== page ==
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International Electronics Manufacturing, Purdue and Tuskegee Partner on Sustainable Electronics Program
[January 21, 2013]

International Electronics Manufacturing, Purdue and Tuskegee Partner on Sustainable Electronics Program

Jan 21, 2013 (Close-Up Media via COMTEX) -- The International Electronics Manufacturing Initiative, an industry-led consortium, is partnering with its member, Purdue University, and with Tuskegee University on an international effort to replace conventional electronics with more sustainable technologies and train a workforce to make the transition possible.

According to a release, the Global Traineeship in Sustainable Electronics program is funded with a five-year, $3.2 million grant from the National Science Foundation's Integrative Graduate Education and Research Traineeship program.

The Purdue-led program combines education and training of future engineers with research to develop new, more environmentally friendly and sustainable materials.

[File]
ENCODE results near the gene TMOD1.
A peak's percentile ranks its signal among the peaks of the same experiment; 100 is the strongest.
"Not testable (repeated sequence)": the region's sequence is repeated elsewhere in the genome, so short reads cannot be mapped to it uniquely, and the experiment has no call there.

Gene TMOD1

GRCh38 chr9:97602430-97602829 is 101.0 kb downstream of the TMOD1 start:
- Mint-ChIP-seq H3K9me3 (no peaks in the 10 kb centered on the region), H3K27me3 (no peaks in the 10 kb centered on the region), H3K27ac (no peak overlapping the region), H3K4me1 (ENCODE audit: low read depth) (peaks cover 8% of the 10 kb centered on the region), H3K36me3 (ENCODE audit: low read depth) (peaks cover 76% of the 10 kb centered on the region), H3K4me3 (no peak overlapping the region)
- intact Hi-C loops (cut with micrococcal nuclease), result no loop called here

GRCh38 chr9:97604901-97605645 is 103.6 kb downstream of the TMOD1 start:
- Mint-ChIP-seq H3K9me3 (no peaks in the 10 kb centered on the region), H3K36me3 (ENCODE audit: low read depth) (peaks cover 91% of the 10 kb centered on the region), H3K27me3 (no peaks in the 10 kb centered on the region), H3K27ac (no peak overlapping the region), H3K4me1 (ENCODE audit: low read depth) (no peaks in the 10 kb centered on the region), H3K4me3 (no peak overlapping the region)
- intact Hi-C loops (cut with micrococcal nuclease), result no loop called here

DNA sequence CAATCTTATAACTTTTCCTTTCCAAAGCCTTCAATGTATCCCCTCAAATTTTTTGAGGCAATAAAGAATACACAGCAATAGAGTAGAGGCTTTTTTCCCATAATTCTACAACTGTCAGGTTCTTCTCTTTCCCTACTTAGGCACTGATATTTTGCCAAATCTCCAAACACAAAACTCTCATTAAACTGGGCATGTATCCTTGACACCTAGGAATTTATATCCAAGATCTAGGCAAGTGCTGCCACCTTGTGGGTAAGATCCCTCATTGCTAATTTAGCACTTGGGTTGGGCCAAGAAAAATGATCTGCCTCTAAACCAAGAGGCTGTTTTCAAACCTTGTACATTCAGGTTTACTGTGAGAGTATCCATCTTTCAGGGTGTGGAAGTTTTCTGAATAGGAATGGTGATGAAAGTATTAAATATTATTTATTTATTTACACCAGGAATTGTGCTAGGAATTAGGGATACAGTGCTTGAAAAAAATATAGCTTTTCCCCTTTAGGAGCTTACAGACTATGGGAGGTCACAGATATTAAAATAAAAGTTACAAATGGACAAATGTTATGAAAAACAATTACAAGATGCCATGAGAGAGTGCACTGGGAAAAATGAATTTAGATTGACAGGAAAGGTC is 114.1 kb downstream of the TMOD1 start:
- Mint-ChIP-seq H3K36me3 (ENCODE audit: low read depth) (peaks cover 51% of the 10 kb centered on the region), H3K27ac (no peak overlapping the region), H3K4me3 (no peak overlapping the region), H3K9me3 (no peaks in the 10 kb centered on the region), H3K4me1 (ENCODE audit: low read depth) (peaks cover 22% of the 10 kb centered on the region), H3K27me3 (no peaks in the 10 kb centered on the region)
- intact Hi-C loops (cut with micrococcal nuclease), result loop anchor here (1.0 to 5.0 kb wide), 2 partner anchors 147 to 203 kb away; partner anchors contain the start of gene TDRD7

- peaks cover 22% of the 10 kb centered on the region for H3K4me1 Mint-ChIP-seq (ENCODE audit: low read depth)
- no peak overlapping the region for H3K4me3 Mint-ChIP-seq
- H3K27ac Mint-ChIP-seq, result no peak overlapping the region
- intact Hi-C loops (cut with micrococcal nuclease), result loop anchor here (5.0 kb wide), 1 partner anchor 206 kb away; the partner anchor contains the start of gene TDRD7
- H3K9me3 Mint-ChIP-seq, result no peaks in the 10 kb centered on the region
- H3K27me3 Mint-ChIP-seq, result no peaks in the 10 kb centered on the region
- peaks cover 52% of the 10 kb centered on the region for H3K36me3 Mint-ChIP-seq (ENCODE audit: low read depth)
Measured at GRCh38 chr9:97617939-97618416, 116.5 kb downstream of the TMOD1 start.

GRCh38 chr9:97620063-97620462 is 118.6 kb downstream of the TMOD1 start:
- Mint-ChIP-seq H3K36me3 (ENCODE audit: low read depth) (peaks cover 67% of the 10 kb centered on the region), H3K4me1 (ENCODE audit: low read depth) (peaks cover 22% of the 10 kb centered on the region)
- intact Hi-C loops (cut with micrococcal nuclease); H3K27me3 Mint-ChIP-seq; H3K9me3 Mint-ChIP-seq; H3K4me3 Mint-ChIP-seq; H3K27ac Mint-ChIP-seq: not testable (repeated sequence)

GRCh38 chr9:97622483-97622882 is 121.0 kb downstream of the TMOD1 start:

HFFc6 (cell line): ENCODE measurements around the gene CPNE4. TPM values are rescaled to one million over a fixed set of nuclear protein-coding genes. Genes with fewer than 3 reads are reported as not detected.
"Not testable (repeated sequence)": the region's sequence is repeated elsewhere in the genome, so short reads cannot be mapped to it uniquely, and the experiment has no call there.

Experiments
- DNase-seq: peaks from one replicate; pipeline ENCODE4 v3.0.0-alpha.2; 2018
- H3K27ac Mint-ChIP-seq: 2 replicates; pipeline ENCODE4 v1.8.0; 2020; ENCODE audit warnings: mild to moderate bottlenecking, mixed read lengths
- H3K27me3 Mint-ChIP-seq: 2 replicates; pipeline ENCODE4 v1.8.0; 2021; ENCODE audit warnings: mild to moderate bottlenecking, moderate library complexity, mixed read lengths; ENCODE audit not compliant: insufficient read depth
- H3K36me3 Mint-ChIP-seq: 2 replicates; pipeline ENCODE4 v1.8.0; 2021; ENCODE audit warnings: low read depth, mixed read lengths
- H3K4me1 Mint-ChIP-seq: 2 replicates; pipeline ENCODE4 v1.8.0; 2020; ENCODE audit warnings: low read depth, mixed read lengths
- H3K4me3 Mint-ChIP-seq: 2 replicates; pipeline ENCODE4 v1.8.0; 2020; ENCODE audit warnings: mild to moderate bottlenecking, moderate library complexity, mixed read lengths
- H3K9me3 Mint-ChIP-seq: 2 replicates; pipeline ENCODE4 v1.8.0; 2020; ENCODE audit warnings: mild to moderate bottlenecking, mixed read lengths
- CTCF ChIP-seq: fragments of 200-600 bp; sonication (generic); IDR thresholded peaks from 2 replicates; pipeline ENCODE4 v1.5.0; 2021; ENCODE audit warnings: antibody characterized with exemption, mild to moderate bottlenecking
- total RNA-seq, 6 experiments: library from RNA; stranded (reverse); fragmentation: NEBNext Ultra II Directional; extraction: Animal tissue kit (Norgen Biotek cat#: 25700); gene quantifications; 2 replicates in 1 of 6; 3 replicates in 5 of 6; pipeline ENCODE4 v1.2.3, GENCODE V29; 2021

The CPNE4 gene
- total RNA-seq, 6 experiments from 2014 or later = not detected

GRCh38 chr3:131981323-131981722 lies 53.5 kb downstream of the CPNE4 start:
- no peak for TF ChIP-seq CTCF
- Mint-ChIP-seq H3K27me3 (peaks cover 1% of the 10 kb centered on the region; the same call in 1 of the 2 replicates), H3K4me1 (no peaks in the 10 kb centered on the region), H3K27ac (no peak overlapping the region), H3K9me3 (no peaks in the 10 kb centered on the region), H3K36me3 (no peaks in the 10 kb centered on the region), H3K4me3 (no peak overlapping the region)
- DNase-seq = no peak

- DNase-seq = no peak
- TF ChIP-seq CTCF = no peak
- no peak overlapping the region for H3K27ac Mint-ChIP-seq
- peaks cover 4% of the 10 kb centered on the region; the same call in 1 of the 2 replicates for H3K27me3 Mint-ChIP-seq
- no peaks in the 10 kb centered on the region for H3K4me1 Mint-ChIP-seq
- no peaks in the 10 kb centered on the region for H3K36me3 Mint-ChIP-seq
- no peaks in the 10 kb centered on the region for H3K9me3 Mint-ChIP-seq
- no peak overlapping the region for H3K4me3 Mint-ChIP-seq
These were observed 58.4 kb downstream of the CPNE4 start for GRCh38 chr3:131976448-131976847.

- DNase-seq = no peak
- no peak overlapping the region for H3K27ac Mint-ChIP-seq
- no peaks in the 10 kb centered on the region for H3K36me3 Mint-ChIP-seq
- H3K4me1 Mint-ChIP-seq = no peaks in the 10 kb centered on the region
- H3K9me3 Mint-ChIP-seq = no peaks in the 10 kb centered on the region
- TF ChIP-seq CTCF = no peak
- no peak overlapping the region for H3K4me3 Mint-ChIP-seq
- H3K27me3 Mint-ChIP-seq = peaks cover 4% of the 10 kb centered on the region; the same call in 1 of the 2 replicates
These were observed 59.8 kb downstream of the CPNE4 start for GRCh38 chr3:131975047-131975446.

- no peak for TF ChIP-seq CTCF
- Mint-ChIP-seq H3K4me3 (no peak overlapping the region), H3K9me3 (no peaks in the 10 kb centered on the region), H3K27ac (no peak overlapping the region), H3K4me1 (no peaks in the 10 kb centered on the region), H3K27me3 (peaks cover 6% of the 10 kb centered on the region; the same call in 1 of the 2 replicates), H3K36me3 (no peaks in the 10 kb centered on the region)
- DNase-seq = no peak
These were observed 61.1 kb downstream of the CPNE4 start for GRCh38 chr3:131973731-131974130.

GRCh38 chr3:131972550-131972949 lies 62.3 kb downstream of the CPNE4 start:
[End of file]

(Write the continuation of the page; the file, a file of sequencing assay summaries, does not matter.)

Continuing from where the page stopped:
Carol Handwerker, professor of materials engineering at Purdue and co-chair of the iNEMI Research Committee, is principal investigator for the project.

"The rapid proliferation of smart phones, laptops, tablets and other electronic devices connects the world in positive ways, but the electronic waste is piling up," said Handwerker. "We want to create materials that will allow computer components to be disassembled, recycled and reused. There is a growing realization that the traditional model of consumption - design it, build it, use it, throw it away - has long ceased being viable for electronics. That is why we proposed this program to educate and train a Ph.D. workforce with an unprecedented capacity for analyzing complex dynamic systems." iNEMI and industry partners - iNEMI members Alcatel-Lucent, Celestica, Cisco, Dell and Intel, plus Heritage Environmental Services - will participate throughout the IGERT program.

"Working with industry is critical to the program's success, and programs like these are critical to industry," said Bill Bader, CEO of iNEMI. "As industrial research continues to shrink, it is important to aggressively encourage and support academic research programs such as this one that focus on innovation to meet technology needs. This is exactly the kind of collaborative opportunity we are looking for on behalf of our members." The Sustainable Electronics program will focus on three areas of research: creation of polymers from nature for construction and disassembly, development of methods and metrics to support sustainable product design and manufacture and system and supply chain issues.

((Comments on this story may be sent to newsdesk@closeupmedia.com))

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